A key objective of the USIL Digital Learning Facility project was to make the AV system extremely easy to use for instructors. “We didn’t want the teachers to have the hassle of learning a new environment or of having to use multiple different interfaces to do what they needed,” said Suárez. 

Crambo selected Atlona’s Velocity IP-based AV control and management platform to provide the ease of use, scalability and flexibility USIL needed. A single Velocity Gateway control processor handles roughly 100 devices across the facility, including Atlona solutions and third-party products as well as relays for powering additional equipment on and off. A second Velocity Gateway was deployed as a backup for automated, fault-tolerant redundancy. Each production room has its own Velocity Touch Panel, with 5.5” touchscreens in the ten smaller rooms and an 8” model in the flagship space.  

“We configured the laboratories to make them simple, so that users can control the complete recording setup with only the use of the one touch screen,” Suárez explained. “We created eight Velocity macros that fit in a single screen, each of which executes all of the commands needed for whatever the user is trying to do.” 

Specifically, users can change the perspective of the camera; start, pause and stop recordings; switch between their laptop and the desktop computer; or mute and unmute the microphone. “They have all of this control in a single page, with graphical icons that make it very intuitive,” he added. “When it came time to train the instructors on using the rooms, it was so easy that it basically took just one minute. That was hugely well-received by the users.” 

Crambo found Velocity’s ease of use similarly exceptional from a systems integration perspective. “The ease of integration Velocity offers is amazing,” said Suárez. “ I’m not a programmer, but combined with the extraordinary support from Atlona’s customer service team, I could do it myself.” 

Suárez also took advantage of Velocity’s ability to replicate configurations across multiple rooms. “Eight of the rooms were exact mirrors of each other,” he said. “After we did the first one, we replicated it and just made minor updates such as the IP addresses of the equipment. This feature was a huge time-saver.”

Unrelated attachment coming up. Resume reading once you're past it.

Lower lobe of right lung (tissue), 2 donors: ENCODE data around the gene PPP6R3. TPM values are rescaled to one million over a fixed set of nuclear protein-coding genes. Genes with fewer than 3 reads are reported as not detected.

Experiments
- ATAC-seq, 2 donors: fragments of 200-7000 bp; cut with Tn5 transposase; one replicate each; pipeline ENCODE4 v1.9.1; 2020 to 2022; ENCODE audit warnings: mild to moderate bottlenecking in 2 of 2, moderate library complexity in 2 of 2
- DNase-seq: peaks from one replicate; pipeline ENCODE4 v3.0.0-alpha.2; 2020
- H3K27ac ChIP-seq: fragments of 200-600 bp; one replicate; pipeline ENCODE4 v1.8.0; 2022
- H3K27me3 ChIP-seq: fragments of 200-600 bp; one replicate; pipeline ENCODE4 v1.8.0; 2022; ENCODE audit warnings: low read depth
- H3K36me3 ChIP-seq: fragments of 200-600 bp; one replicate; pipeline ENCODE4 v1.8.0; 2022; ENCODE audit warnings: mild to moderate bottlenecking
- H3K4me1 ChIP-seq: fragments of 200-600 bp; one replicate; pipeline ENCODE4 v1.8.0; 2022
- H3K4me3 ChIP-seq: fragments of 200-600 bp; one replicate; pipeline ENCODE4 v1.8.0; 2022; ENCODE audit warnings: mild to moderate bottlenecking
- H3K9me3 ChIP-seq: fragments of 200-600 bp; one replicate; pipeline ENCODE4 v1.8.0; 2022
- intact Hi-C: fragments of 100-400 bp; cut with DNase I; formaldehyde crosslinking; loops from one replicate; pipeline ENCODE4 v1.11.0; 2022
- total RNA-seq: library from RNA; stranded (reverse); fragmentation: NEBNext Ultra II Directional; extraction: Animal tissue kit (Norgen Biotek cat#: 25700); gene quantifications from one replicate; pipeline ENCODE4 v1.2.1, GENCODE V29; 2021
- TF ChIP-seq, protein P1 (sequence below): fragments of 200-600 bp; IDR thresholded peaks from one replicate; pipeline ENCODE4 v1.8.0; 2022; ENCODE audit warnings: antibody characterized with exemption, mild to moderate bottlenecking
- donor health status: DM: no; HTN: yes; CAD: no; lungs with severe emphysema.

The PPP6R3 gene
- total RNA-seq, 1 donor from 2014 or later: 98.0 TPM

As an IP-based system, Crambo was able to deploy Velocity on the university’s standard network infrastructure. “We just had to ask for the number of LAN ports we needed, and they were accommodated with the facility was built. Their IT department didn’t need to provide any special configurations for Velocity, and they were very happy not to have to comply with any unusual specifications.”

“We chose Atlona products because the quality-to-price ratio is very good, and the extenders have proven reliability.”
– Miguel Ángel González Suárez, Production Engineer at Crambo

A Flexible Future

Building on the success of the USIL Digital Learning Facility project, Crambo will install a similar recording room at the institution’s smaller San Ignacio University campus in Miami, Florida. Locations in Paraguay and Bolivia are also on the roadmap.

Even within the initial installation, Suárez highlights the scalability that the Velocity control system offers for further expansion. “If the university wants to change the configuration, they can do that easily through Velocity, and they have a lot room to grow if they want to add new devices,” he noted. “We have approximately 100 devices on the one gateway today, but it can handle up to 250, leaving them lots of ability to scale.”

Beyond that scalability, Velocity’s ease of integration, intuitive simplicity and flexibility have left a lasting impression on both Crambo and their customer. “ For me, Velocity represents a major change in control systems,” added Suárez. “ I’m blown away by it, and it’s something that I believe all institutions and enterprises should explore.”

 

“The ease of integration Velocity offers is amazing. I’m not a programmer but combined with the extraordinary support from Atlona’s customer service team, I could do it myself.”

– Suárez